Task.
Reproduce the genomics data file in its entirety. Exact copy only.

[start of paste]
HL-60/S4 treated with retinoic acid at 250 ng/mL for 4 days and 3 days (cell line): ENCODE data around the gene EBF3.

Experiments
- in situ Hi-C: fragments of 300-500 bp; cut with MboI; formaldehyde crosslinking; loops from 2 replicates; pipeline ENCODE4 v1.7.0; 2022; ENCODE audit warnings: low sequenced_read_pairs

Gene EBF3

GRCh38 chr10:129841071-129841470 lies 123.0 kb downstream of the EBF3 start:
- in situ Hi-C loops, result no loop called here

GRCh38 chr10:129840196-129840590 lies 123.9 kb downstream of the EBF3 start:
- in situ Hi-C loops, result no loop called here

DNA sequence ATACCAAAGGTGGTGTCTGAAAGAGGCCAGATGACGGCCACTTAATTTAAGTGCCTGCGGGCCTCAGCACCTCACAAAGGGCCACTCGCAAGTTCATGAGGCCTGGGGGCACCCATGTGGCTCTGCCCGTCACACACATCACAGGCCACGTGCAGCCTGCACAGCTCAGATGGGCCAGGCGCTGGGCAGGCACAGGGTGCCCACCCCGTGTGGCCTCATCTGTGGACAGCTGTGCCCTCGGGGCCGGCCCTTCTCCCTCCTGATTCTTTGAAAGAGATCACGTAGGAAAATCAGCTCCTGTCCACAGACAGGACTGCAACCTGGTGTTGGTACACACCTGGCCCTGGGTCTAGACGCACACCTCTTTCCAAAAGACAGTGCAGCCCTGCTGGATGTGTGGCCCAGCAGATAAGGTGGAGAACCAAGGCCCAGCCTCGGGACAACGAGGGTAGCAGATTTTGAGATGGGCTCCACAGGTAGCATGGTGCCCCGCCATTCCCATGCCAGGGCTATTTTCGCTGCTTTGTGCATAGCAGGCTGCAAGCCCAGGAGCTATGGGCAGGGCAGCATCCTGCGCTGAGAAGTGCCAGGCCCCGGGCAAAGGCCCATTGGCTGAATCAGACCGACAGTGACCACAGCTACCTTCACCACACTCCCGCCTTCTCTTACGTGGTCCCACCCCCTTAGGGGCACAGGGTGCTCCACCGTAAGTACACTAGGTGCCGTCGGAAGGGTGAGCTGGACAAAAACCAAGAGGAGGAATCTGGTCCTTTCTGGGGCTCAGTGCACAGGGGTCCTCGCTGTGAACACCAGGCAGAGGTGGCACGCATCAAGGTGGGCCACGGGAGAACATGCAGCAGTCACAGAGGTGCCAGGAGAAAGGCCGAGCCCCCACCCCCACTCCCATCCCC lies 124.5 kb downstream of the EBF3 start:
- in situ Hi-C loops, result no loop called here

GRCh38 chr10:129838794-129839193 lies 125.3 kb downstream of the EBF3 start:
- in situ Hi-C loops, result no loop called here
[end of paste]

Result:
HL-60/S4 treated with retinoic acid at 250 ng/mL for 4 days and 3 days (cell line): ENCODE data around the gene EBF3.

Experiments
- in situ Hi-C: fragments of 300-500 bp; cut with MboI; formaldehyde crosslinking; loops from 2 replicates; pipeline ENCODE4 v1.7.0; 2022; ENCODE audit warnings: low sequenced_read_pairs

Gene EBF3

GRCh38 chr10:129841071-129841470 lies 123.0 kb downstream of the EBF3 start:
- in situ Hi-C loops, result no loop called here

GRCh38 chr10:129840196-129840590 lies 123.9 kb downstream of the EBF3 start:
- in situ Hi-C loops, result no loop called here

DNA sequence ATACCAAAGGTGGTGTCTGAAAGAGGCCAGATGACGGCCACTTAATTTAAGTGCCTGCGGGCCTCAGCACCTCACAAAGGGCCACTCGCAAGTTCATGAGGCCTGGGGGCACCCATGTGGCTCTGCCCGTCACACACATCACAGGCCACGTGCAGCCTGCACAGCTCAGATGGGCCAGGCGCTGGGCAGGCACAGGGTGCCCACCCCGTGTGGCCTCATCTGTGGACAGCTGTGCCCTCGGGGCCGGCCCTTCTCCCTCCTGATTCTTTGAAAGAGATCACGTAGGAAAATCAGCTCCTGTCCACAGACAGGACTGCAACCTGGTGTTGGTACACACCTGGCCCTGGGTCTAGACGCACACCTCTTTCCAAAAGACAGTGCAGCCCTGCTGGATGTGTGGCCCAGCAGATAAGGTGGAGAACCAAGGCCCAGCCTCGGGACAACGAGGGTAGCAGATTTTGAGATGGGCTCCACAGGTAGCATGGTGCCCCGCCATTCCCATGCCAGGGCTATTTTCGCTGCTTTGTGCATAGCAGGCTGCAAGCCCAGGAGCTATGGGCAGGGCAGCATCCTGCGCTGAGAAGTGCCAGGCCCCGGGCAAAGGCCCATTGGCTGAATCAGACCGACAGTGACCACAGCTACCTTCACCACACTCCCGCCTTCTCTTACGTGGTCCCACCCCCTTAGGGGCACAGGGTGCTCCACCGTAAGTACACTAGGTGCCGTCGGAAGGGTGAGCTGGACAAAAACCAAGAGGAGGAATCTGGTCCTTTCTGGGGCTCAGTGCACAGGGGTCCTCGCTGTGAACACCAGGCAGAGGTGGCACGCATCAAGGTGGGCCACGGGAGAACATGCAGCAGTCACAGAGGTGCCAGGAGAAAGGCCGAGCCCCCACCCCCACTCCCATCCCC lies 124.5 kb downstream of the EBF3 start:
- in situ Hi-C loops, result no loop called here

GRCh38 chr10:129838794-129839193 lies 125.3 kb downstream of the EBF3 start:
- in situ Hi-C loops, result no loop called here